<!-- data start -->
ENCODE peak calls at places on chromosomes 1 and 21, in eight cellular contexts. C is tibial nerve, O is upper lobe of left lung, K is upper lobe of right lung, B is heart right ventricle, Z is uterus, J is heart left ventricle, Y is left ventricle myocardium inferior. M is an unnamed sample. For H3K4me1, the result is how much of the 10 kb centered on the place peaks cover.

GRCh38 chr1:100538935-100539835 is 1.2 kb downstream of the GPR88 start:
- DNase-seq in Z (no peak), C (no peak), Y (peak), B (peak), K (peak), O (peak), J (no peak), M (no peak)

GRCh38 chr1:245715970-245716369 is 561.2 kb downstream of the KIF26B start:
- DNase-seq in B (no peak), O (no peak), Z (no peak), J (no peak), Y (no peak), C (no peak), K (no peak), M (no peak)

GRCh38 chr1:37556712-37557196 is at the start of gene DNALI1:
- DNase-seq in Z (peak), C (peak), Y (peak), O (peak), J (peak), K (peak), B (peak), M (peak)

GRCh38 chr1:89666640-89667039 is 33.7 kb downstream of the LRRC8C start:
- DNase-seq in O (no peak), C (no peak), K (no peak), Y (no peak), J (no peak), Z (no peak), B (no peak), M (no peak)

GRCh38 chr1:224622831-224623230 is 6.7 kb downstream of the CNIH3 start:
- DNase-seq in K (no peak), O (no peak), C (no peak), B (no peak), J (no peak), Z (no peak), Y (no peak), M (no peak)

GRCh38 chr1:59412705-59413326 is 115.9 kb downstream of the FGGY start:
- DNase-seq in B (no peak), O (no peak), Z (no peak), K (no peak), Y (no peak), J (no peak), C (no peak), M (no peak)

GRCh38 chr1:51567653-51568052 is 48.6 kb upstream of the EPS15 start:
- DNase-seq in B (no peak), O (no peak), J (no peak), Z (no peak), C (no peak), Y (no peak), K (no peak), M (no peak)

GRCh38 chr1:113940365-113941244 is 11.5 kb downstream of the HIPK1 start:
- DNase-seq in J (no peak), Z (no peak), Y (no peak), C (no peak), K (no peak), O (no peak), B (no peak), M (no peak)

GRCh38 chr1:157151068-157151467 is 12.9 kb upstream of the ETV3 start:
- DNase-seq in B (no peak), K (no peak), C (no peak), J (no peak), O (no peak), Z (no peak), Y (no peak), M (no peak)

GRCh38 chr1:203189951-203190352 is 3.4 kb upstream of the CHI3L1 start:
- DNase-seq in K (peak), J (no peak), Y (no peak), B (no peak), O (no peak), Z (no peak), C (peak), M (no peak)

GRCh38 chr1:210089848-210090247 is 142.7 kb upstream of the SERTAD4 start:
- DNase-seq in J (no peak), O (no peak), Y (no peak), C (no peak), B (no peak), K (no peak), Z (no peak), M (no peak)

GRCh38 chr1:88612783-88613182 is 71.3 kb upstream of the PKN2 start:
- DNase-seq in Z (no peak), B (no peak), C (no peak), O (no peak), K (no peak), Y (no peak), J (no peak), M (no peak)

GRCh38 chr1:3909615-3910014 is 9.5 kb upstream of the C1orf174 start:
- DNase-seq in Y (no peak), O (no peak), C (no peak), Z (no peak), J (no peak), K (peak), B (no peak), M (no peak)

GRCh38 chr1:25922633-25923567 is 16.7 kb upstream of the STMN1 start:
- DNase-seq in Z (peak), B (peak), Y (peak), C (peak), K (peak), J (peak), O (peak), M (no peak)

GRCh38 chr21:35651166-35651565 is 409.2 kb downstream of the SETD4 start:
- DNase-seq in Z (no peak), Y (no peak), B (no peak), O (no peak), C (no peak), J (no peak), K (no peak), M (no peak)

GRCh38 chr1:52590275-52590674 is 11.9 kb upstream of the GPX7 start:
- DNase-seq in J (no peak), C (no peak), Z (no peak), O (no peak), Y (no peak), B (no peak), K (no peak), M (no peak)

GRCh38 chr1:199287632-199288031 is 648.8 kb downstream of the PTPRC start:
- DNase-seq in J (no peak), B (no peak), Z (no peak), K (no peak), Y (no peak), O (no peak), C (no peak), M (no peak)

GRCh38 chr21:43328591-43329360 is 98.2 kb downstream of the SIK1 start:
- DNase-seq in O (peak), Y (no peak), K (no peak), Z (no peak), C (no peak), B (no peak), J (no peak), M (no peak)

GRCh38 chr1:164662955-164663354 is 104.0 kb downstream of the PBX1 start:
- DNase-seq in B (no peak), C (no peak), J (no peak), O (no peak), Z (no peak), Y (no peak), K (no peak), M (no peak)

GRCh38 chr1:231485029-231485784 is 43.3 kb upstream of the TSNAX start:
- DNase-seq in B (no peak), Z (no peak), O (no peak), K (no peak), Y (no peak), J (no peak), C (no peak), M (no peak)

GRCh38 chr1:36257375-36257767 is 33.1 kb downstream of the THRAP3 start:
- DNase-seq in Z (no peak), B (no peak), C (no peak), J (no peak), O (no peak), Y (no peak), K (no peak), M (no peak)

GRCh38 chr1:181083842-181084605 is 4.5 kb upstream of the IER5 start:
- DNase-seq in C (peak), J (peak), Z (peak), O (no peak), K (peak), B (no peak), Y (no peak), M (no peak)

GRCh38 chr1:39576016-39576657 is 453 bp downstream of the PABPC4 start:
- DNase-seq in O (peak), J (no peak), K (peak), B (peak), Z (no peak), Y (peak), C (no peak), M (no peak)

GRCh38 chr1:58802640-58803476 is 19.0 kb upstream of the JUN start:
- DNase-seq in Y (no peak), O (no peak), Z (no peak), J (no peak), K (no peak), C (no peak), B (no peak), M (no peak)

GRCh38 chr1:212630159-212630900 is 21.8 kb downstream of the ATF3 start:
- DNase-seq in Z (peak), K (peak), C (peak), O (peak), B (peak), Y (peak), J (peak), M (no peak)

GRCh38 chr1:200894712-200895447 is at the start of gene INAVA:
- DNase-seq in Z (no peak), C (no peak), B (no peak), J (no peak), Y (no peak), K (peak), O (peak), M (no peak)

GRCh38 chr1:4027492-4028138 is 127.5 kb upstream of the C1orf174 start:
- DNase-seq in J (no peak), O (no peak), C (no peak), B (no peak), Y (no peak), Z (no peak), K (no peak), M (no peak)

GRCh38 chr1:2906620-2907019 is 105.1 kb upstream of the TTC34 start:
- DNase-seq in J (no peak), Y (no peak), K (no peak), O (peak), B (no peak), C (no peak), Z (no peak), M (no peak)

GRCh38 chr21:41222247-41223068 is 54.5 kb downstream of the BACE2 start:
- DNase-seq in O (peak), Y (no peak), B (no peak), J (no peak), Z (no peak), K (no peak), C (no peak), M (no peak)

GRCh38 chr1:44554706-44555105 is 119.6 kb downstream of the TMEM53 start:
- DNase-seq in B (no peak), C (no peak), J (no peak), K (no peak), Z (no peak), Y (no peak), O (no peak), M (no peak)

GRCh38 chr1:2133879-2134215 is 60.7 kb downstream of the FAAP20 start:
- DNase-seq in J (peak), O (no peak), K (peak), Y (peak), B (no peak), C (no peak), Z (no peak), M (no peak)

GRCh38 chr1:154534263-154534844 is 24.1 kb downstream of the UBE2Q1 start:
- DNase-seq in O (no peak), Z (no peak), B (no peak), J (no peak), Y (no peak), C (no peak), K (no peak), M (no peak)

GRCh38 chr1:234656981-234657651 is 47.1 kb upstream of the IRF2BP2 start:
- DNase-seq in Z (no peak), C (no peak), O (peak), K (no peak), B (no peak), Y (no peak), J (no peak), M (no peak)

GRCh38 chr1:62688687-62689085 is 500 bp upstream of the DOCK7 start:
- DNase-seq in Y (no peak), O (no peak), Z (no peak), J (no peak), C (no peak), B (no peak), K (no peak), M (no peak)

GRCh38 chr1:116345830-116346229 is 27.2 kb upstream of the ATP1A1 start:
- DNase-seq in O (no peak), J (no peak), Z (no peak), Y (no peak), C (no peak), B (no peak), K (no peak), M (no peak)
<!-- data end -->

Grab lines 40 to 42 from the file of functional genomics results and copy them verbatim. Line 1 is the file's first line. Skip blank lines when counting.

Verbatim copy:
GRCh38 chr1:231485029-231485784 is 43.3 kb upstream of the TSNAX start:
- DNase-seq in B (no peak), Z (no peak), O (no peak), K (no peak), Y (no peak), J (no peak), C (no peak), M (no peak)

GRCh38 chr1:36257375-36257767 is 33.1 kb downstream of the THRAP3 start: